Daily COVID-19 Briefing: Tuesday

Top news, reports and insights for today:

  1. Daily headline summaries for Monday:
  • As Americans celebrate Memorial day, new cases continue to rise in 17 states, stay flat in 13 and are going down in 20 (CNN)
  • All eyes remain on Georgia where cases have declined slightly since reopening began with a slight uptick since May 12. So far there has been no spike of cases and test positivity rate are falling and daily tests are rising (CNN)
  • Largest study yet published in Lancet of impact of antimalarial drugs hydroxychloroquine and chloroquine in COVID-19 found the drugs had no benefit and were associated with higher risk of death in hospital patients (CIDRAP)
  • Recent study shows that state-level stay-at-home orders were consistently followed by reductions in daily infection rates in 42 states and DC studied (American Journal of Infection Control)
  1. U.S. cases remain flat, deaths continue to trend downward, midwestern and southern hotspots remain
     Over the last week, U.S. cases (top graph) show a generally flat trajectory adding more than 152,000 infections, a rise in cumulative cases of 10%. The U.S. now has a third of all cases on the planet, more than 1.3 million more cases than Brazil, now at #2. Among nations with more than 100,000 cases, the U.S. now ranks second in cases per 1 million population at 5,098 behind Spain (6,050) and ahead of the UK at 3,825.
     As always, we pivot from the overall national numbers to what is happening in states. The middle graph shows 7-day change in cases by state and region. Seven northeast states had less than 10% case increases and none had more than 25% increases. Similarly, 7 of 13 western states saw slow case growth and none rose more than 20%. As was true last week, the epidemic has shifted to the midwest and south. Among the states that saw cases grow more than 25% (a rate of doubling in 4 weeks), 2 were in the midwest (Minnesota and North Dakota) and two were in the South (Arkansas and North Carolina). Kentucky, Michigan and Louisiana were the only states in these two regions with less than 10% growth in cases (although Kentucky hasn’t reported new cases since Saturday).
     The bottom figure shows the overall trend in COVID-19 deaths by day. In contrast to the steady continued rise in cumulative cases, the trend in deaths is more clearly toward decline in daily deaths as evidence by the 7-day moving average line. Sunday and Monday again saw new deaths below 1,000, although in the past 3 weeks, similarly low numbers were followed by substantial jumps on Tuesday as the weekend lag ends and state authorities catch up.
    What this means: Despite warming weather, the epidemic continues to yield rising cases, especially in the midwest and south, even as deaths drop. Minnesota, North Dakota, Arkansas and North Carolina continue to be the U.S. hotspots. Experts brace for new surges in cases and deaths.
  1. The new front line of the coronavirus epidemic is in rural America: a deadly ‘checkerboard’
    A recent article in the Washington Post by Reis Thebault and Abigail Hauslohner highlights a theme that I have stressed over the last week. Two months ago, many were convinced that COVID-19 was a crisis for big coastal cities in densely populated places like Los Angeles and New York. In the whack-a-mole story of this epidemic, a very different picture emerges as May comes to a close with the U.S. poised to pass 100,000 deaths and 2 million cases in the next few days. We are reminded that viral outbreaks spread like water from area to area, seeking a favorable ecology for transmission even as barriers to transmission succeed in the places initially attacked. The top graphic, taken from the Washington Post article shows the whack-a-mole effect. Until the middle of April, the majority of cases were in the 14 counties that were initially impacted, while the fraction of new cases over the last 6 weeks are in the rest of the country. As of this week, there are now twice as many cases elsewhere than in New York, Washington, Detroit and New Orleans. The bottom graphic from the same article shows that while death rates have dropped substantially in large cities and their suburbs, those rates are largely flat in small cities, towns and rural counties. The shift to small towns and rural communities is fueled by a variety of factors very few thought of in the epidemic’s earlier days. Of the 25 rural counties with the highest per capita case rates, 20 have a meatpacking plant or prison where the virus took hold and spread rapidly, then jumped to the surrounding community when workers took it home. Like all other health scourges, the coronavirus has capitalized on the spatial patterning of poverty, racism and inequality to find cracks in our epidemic control measures. Take for example Texas County, Oklahoma, where predominantly Hispanic workers from a local pork processing plant started filling the local hospital with symptoms. Two weeks ago, state health officials finally tested everybody at the plant and found 350 positive cases among the 1,600 asymptomatic plant workers, roughly 4-times more cases than had been known.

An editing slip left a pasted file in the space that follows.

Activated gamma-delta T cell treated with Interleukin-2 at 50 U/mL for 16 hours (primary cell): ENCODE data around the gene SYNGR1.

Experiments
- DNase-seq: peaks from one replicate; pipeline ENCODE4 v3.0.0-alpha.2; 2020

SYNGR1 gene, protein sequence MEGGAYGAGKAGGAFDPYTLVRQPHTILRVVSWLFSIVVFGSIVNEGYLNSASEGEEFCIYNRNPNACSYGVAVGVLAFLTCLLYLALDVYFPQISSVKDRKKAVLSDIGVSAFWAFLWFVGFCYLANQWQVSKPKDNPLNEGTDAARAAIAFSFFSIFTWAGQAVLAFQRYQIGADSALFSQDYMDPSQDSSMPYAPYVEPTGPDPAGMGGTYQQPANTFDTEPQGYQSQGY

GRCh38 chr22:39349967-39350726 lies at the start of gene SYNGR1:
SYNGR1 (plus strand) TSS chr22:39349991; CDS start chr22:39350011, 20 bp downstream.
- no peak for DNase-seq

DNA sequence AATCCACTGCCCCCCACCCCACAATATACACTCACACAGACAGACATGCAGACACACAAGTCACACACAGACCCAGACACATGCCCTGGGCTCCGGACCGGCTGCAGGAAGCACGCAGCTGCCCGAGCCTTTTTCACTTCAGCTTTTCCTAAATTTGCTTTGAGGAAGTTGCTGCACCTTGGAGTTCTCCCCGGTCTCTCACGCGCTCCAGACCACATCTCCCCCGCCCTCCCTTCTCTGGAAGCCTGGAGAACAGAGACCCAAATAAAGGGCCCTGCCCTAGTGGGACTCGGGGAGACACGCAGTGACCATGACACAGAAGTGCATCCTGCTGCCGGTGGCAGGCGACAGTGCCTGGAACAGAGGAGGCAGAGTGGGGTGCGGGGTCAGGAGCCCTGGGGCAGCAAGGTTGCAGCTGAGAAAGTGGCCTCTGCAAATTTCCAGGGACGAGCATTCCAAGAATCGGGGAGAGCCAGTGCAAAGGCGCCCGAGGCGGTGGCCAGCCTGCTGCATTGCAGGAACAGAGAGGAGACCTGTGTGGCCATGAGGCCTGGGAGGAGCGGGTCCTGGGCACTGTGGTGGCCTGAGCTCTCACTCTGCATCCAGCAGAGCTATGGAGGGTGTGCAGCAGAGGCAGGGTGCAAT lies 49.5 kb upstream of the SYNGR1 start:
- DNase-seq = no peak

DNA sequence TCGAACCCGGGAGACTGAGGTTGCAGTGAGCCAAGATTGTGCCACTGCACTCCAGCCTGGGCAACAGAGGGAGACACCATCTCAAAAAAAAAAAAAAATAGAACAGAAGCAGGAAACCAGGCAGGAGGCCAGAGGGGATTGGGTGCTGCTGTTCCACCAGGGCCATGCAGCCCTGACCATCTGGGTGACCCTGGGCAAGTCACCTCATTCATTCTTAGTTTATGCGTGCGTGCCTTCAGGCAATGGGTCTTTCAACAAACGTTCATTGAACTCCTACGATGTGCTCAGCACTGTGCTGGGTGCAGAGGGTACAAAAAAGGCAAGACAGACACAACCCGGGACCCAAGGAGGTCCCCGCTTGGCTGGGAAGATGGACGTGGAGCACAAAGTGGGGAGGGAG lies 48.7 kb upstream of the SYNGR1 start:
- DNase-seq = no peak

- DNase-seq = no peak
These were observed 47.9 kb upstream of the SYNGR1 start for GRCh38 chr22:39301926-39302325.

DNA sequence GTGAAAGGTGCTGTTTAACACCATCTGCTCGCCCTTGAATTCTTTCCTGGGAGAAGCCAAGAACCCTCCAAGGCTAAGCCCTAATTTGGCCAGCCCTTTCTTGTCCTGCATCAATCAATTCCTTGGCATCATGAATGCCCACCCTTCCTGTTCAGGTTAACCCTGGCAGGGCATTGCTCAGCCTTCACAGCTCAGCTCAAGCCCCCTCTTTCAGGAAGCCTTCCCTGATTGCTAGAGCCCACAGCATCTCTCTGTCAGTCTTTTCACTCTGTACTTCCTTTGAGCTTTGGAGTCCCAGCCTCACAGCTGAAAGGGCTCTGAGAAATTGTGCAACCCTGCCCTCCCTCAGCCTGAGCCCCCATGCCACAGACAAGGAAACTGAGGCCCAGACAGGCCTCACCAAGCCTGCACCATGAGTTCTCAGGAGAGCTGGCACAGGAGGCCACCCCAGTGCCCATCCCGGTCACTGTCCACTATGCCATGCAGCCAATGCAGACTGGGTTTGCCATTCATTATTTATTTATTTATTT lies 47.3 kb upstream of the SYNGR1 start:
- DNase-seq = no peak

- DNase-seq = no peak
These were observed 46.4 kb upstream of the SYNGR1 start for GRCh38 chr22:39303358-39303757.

What it means: Lack of adequate health care resources, language and cultural barriers, poverty, lack of testing, low adherence to social distancing measures have all conspired to create the conditions for the coronavirus epidemic to seep into high-severity pockets across rural America. At the same time, there are still 180 counties across 25 states that report no positive cases. This has made middle-America look like a checkerboard of risk.

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